• Tenant-to-Tenant: If a hacker can compromise a CSP system by breaking through permissions and administrative controls, they can also do so between two cloud tenants. In multi-tenant cloud systems. 3PAOs are expected to be able to test against two offering instances representing two distinct clients.
  • Mobile App to Target System: The 3PAO must be able, should it exist, to model and launch attacks from different mobile devices and operating systems to determine security against threats. 
  • Client-Side Applications or Agents to Target System: If hybrid cloud systems or local and cloud infrastructures involve the provider installing local components, then the 3PAO must test those components and the connections. 

These attack vectors should always be part of a penetration test unless they fall out of scope. For example, if an offering doesn’t include mobile or mobile app access, there is no need to conduct the test. 


Rules of Engagement

Since all penetration tests require cooperation between the provider and the 3PAO, there must be some rules in place to define the boundaries of the test, what will be tested, the approaches and constraints used, and who needs to know.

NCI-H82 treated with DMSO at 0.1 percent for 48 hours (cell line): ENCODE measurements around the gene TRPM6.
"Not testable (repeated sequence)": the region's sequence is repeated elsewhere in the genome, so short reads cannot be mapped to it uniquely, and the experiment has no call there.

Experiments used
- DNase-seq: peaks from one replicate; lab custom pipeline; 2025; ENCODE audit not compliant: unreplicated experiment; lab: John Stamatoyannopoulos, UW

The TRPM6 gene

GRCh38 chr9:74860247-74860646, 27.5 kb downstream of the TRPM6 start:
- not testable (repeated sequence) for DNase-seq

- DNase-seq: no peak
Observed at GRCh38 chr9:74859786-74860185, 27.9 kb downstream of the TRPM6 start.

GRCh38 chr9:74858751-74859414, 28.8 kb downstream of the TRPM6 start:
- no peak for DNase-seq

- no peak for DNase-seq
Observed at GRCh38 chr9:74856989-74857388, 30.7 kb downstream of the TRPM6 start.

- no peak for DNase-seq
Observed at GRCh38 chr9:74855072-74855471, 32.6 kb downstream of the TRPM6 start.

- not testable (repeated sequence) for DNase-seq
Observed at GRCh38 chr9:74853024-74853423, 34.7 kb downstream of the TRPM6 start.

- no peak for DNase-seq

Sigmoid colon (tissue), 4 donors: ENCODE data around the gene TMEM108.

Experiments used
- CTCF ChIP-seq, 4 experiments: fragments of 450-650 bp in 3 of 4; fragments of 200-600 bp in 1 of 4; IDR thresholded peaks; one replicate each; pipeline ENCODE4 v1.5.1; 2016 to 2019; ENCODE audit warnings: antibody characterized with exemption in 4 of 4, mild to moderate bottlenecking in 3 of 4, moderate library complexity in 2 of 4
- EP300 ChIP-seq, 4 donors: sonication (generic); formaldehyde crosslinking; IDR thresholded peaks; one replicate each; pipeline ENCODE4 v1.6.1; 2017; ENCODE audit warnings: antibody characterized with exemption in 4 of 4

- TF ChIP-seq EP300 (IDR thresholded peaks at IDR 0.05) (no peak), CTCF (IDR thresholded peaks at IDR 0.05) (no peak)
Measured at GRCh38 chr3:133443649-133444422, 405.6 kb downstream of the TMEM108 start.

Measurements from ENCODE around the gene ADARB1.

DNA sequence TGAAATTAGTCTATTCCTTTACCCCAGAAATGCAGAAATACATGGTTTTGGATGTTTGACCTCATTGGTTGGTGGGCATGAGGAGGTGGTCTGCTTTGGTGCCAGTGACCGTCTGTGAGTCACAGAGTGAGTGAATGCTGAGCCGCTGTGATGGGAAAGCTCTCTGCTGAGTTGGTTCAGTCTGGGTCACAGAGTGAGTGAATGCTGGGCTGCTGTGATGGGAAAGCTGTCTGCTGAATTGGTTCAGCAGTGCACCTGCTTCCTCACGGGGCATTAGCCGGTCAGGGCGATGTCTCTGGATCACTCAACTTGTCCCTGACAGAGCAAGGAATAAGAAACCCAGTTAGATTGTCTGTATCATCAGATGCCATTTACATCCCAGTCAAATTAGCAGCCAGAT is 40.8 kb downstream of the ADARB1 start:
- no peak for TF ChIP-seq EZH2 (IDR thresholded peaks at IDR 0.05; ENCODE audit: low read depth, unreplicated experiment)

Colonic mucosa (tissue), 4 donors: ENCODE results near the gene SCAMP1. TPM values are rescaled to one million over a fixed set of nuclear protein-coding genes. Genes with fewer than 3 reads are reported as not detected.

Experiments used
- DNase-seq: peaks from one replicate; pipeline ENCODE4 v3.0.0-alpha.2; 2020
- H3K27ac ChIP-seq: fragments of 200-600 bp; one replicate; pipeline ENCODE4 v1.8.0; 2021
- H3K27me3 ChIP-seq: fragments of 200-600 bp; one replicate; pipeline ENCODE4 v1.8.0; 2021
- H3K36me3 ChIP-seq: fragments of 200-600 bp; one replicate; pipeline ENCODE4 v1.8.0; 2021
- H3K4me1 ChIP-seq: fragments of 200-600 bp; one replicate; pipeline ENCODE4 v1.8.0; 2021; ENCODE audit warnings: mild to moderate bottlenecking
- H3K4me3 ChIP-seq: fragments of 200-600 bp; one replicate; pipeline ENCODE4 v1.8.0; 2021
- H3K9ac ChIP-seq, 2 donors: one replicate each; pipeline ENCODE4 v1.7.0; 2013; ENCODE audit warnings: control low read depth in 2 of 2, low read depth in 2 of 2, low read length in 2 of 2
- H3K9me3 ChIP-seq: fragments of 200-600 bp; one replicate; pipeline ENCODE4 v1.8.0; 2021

Regardless of the outcome, the 3PAO must compile and provide a report on the test results. This report must include the scope of the tests and target systems, the attack vectors assessed, the timeline of the test, the results, and the findings of the 3PAO. This report must also be included in the provider’s authorization package. 


FedRAMP Authorization and Penetration Testing Start with Lazarus Alliance

When preparing for FedRAMP, there are no corners to cut or shortcuts. The government expects the best and serves you to work with the best. We are a FedRAMP 3PAO with the experience and skills necessary to move you through your authorization journey, including conducting these key penetration tests. It takes serious attention to detail to pull off a successful and effective penetration test, and Lazarus Alliance is here to work with you every step of the way.